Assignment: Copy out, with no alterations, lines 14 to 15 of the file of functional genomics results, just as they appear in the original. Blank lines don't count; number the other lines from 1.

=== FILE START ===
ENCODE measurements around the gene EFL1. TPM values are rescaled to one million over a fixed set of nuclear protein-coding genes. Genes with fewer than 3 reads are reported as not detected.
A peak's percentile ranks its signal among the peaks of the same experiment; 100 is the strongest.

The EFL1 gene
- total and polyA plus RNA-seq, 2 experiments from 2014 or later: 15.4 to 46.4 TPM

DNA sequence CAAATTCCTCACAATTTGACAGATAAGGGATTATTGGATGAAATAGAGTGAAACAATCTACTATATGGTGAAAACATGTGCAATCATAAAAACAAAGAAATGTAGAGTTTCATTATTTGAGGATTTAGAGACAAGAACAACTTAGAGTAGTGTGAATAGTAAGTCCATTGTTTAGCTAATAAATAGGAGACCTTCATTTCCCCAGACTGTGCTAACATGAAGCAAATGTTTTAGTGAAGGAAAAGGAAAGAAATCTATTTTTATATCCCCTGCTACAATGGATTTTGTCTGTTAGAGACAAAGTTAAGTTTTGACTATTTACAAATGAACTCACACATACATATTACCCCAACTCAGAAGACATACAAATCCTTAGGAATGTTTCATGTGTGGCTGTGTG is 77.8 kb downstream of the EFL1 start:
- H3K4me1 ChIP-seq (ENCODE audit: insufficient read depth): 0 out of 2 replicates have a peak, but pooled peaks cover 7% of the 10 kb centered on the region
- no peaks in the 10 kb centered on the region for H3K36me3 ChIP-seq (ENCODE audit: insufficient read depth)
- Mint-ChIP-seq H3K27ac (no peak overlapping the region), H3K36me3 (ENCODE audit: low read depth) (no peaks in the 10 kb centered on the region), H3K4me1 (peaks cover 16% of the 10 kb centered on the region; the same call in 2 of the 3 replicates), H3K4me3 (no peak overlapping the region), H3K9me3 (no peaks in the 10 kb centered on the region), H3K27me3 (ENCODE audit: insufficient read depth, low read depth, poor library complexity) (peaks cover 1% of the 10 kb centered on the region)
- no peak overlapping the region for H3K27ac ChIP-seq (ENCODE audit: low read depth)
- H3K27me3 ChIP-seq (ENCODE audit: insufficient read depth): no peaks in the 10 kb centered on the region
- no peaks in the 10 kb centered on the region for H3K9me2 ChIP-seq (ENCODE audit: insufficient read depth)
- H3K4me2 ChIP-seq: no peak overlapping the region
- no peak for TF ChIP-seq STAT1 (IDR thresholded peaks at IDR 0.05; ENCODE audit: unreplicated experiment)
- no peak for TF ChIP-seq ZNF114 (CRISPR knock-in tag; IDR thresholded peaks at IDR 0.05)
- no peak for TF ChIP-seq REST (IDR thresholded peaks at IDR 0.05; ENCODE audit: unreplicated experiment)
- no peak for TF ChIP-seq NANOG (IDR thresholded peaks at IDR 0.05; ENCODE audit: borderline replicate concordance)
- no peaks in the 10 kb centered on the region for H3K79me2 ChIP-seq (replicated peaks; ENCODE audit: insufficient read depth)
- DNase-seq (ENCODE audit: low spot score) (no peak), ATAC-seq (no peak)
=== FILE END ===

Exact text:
- no peak for TF ChIP-seq ZNF114 (CRISPR knock-in tag; IDR thresholded peaks at IDR 0.05)
- no peak for TF ChIP-seq REST (IDR thresholded peaks at IDR 0.05; ENCODE audit: unreplicated experiment)